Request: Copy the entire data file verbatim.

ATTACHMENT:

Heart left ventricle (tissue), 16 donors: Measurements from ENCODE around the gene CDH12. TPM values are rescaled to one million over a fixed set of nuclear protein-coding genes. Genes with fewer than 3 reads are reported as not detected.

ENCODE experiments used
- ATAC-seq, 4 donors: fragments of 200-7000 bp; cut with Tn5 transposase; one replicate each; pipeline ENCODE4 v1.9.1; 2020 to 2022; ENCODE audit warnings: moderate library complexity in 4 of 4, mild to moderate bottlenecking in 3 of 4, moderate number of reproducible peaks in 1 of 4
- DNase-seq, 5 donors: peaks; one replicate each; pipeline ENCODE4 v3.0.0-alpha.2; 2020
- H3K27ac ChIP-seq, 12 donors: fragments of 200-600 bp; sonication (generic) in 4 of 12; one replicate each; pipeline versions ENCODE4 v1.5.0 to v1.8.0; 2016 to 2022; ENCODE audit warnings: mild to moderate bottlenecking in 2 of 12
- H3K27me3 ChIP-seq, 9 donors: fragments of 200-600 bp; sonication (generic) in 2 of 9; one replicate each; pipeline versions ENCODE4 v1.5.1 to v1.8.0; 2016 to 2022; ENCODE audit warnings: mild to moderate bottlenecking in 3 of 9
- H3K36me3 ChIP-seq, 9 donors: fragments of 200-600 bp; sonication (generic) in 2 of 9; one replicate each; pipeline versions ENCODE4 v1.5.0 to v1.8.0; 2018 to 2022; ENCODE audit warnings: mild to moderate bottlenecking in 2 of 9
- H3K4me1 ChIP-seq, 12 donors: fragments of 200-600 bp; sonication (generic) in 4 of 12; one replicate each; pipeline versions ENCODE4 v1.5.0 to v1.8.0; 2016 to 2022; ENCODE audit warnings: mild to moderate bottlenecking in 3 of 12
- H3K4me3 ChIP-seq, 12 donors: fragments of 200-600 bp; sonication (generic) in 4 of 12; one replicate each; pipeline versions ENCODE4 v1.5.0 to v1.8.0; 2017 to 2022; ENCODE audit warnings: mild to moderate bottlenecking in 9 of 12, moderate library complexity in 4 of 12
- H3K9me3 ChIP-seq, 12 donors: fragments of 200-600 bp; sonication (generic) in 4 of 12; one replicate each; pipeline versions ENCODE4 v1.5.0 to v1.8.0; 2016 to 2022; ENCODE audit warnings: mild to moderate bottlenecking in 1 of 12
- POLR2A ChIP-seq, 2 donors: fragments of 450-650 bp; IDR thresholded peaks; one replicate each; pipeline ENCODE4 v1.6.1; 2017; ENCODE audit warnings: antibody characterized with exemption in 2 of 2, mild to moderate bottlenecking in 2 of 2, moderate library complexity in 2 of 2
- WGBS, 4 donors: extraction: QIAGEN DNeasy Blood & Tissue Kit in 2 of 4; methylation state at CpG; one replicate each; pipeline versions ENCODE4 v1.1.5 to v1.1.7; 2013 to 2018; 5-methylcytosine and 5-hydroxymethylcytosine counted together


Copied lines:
Heart left ventricle (tissue), 16 donors: Measurements from ENCODE around the gene CDH12. TPM values are rescaled to one million over a fixed set of nuclear protein-coding genes. Genes with fewer than 3 reads are reported as not detected.

ENCODE experiments used
- ATAC-seq, 4 donors: fragments of 200-7000 bp; cut with Tn5 transposase; one replicate each; pipeline ENCODE4 v1.9.1; 2020 to 2022; ENCODE audit warnings: moderate library complexity in 4 of 4, mild to moderate bottlenecking in 3 of 4, moderate number of reproducible peaks in 1 of 4
- DNase-seq, 5 donors: peaks; one replicate each; pipeline ENCODE4 v3.0.0-alpha.2; 2020
- H3K27ac ChIP-seq, 12 donors: fragments of 200-600 bp; sonication (generic) in 4 of 12; one replicate each; pipeline versions ENCODE4 v1.5.0 to v1.8.0; 2016 to 2022; ENCODE audit warnings: mild to moderate bottlenecking in 2 of 12
- H3K27me3 ChIP-seq, 9 donors: fragments of 200-600 bp; sonication (generic) in 2 of 9; one replicate each; pipeline versions ENCODE4 v1.5.1 to v1.8.0; 2016 to 2022; ENCODE audit warnings: mild to moderate bottlenecking in 3 of 9
- H3K36me3 ChIP-seq, 9 donors: fragments of 200-600 bp; sonication (generic) in 2 of 9; one replicate each; pipeline versions ENCODE4 v1.5.0 to v1.8.0; 2018 to 2022; ENCODE audit warnings: mild to moderate bottlenecking in 2 of 9
- H3K4me1 ChIP-seq, 12 donors: fragments of 200-600 bp; sonication (generic) in 4 of 12; one replicate each; pipeline versions ENCODE4 v1.5.0 to v1.8.0; 2016 to 2022; ENCODE audit warnings: mild to moderate bottlenecking in 3 of 12
- H3K4me3 ChIP-seq, 12 donors: fragments of 200-600 bp; sonication (generic) in 4 of 12; one replicate each; pipeline versions ENCODE4 v1.5.0 to v1.8.0; 2017 to 2022; ENCODE audit warnings: mild to moderate bottlenecking in 9 of 12, moderate library complexity in 4 of 12
- H3K9me3 ChIP-seq, 12 donors: fragments of 200-600 bp; sonication (generic) in 4 of 12; one replicate each; pipeline versions ENCODE4 v1.5.0 to v1.8.0; 2016 to 2022; ENCODE audit warnings: mild to moderate bottlenecking in 1 of 12
- POLR2A ChIP-seq, 2 donors: fragments of 450-650 bp; IDR thresholded peaks; one replicate each; pipeline ENCODE4 v1.6.1; 2017; ENCODE audit warnings: antibody characterized with exemption in 2 of 2, mild to moderate bottlenecking in 2 of 2, moderate library complexity in 2 of 2
- WGBS, 4 donors: extraction: QIAGEN DNeasy Blood & Tissue Kit in 2 of 4; methylation state at CpG; one replicate each; pipeline versions ENCODE4 v1.1.5 to v1.1.7; 2013 to 2018; 5-methylcytosine and 5-hydroxymethylcytosine counted together